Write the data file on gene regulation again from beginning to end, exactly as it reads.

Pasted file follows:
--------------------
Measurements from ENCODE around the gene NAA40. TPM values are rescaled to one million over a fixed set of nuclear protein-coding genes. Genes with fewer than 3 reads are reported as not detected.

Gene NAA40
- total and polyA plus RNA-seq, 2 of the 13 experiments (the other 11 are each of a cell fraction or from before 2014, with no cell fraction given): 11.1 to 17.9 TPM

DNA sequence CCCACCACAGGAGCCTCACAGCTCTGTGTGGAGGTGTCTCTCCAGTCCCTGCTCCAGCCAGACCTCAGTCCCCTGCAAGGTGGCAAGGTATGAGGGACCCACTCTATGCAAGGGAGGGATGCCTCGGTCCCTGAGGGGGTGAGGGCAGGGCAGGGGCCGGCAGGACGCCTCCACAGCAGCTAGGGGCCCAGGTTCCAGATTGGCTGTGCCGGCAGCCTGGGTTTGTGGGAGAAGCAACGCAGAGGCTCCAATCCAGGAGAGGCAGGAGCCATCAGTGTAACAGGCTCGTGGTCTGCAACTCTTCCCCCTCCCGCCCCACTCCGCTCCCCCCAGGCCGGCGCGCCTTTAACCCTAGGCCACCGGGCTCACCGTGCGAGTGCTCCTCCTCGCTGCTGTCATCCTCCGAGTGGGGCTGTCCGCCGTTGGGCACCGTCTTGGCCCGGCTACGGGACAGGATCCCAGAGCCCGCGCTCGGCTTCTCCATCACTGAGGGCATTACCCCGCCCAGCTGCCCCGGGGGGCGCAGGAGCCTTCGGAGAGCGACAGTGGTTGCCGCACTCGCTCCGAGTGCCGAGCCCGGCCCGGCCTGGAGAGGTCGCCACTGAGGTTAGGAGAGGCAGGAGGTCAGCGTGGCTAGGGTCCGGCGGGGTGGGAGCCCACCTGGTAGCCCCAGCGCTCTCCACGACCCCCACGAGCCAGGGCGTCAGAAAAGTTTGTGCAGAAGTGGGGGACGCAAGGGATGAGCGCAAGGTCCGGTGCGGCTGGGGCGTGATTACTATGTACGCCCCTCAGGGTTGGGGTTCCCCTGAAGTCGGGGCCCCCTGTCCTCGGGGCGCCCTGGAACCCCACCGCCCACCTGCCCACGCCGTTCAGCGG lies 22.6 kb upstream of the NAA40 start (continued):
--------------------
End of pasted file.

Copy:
Measurements from ENCODE around the gene NAA40. TPM values are rescaled to one million over a fixed set of nuclear protein-coding genes. Genes with fewer than 3 reads are reported as not detected.

Gene NAA40
- total and polyA plus RNA-seq, 2 of the 13 experiments (the other 11 are each of a cell fraction or from before 2014, with no cell fraction given): 11.1 to 17.9 TPM

DNA sequence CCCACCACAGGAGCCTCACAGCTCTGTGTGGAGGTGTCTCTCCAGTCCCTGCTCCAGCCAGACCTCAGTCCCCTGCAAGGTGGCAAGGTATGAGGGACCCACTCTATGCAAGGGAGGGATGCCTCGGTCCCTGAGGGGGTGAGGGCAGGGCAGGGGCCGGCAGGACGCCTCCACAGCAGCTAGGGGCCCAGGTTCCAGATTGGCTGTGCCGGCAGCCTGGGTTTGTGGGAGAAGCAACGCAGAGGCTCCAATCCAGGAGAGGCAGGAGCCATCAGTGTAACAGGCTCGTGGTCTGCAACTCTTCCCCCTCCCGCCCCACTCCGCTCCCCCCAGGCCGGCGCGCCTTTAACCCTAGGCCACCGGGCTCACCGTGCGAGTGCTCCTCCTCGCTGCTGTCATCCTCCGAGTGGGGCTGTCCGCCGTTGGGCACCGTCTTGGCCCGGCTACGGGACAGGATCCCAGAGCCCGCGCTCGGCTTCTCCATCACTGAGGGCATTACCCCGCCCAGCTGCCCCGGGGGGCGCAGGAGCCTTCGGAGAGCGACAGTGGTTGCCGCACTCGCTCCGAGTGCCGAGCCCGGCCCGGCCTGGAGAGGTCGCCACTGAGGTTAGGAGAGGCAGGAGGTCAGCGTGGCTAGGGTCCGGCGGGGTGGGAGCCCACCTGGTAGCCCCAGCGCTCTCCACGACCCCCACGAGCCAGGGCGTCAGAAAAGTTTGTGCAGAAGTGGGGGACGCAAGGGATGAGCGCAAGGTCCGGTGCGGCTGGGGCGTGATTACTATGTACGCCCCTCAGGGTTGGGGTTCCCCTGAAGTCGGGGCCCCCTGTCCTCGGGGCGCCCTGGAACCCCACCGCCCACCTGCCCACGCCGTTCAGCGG lies 22.6 kb upstream of the NAA40 start (continued):